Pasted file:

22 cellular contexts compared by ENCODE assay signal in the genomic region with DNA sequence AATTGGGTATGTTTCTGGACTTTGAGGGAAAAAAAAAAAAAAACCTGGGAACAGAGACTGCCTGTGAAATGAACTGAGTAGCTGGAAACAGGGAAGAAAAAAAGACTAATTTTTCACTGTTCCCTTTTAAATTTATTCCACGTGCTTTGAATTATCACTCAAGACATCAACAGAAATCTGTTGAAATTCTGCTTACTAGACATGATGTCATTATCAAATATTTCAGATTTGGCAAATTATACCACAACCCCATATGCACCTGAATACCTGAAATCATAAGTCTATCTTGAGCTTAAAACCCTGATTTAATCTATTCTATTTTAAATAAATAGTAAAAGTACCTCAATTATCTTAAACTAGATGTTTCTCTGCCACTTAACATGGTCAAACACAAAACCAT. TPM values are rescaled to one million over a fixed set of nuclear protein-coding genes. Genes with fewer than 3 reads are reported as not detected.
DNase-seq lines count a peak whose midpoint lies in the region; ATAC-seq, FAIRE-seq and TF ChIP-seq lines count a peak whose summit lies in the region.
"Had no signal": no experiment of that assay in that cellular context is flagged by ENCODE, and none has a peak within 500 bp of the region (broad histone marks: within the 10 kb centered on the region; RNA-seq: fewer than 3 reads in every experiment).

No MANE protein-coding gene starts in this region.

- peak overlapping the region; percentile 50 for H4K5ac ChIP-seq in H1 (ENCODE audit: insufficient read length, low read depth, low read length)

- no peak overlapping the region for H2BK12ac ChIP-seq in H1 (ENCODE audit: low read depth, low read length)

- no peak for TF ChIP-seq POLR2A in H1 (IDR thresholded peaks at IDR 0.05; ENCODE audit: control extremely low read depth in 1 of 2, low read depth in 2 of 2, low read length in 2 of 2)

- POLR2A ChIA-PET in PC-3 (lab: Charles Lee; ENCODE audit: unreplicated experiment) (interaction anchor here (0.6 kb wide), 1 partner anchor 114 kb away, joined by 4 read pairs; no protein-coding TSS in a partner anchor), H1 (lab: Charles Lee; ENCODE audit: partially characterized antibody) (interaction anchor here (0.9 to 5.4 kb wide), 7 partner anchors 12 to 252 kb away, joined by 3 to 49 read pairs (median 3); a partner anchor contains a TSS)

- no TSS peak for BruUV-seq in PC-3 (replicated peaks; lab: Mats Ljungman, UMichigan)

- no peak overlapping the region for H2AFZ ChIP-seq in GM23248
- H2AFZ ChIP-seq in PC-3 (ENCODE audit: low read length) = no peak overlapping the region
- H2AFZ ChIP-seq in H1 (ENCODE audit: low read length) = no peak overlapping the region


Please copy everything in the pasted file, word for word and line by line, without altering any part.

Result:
22 cellular contexts compared by ENCODE assay signal in the genomic region with DNA sequence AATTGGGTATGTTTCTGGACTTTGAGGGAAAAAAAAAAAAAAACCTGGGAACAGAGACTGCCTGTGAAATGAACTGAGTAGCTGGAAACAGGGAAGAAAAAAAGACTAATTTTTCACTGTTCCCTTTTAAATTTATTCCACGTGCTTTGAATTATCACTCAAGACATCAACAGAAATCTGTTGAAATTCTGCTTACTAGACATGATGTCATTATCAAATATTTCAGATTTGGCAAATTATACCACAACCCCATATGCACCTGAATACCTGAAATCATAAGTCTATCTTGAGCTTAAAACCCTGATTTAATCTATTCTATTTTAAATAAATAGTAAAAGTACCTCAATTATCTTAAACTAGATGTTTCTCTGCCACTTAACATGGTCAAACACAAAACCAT. TPM values are rescaled to one million over a fixed set of nuclear protein-coding genes. Genes with fewer than 3 reads are reported as not detected.
DNase-seq lines count a peak whose midpoint lies in the region; ATAC-seq, FAIRE-seq and TF ChIP-seq lines count a peak whose summit lies in the region.
"Had no signal": no experiment of that assay in that cellular context is flagged by ENCODE, and none has a peak within 500 bp of the region (broad histone marks: within the 10 kb centered on the region; RNA-seq: fewer than 3 reads in every experiment).

No MANE protein-coding gene starts in this region.

- peak overlapping the region; percentile 50 for H4K5ac ChIP-seq in H1 (ENCODE audit: insufficient read length, low read depth, low read length)

- no peak overlapping the region for H2BK12ac ChIP-seq in H1 (ENCODE audit: low read depth, low read length)

- no peak for TF ChIP-seq POLR2A in H1 (IDR thresholded peaks at IDR 0.05; ENCODE audit: control extremely low read depth in 1 of 2, low read depth in 2 of 2, low read length in 2 of 2)

- POLR2A ChIA-PET in PC-3 (lab: Charles Lee; ENCODE audit: unreplicated experiment) (interaction anchor here (0.6 kb wide), 1 partner anchor 114 kb away, joined by 4 read pairs; no protein-coding TSS in a partner anchor), H1 (lab: Charles Lee; ENCODE audit: partially characterized antibody) (interaction anchor here (0.9 to 5.4 kb wide), 7 partner anchors 12 to 252 kb away, joined by 3 to 49 read pairs (median 3); a partner anchor contains a TSS)

- no TSS peak for BruUV-seq in PC-3 (replicated peaks; lab: Mats Ljungman, UMichigan)

- no peak overlapping the region for H2AFZ ChIP-seq in GM23248
- H2AFZ ChIP-seq in PC-3 (ENCODE audit: low read length) = no peak overlapping the region
- H2AFZ ChIP-seq in H1 (ENCODE audit: low read length) = no peak overlapping the region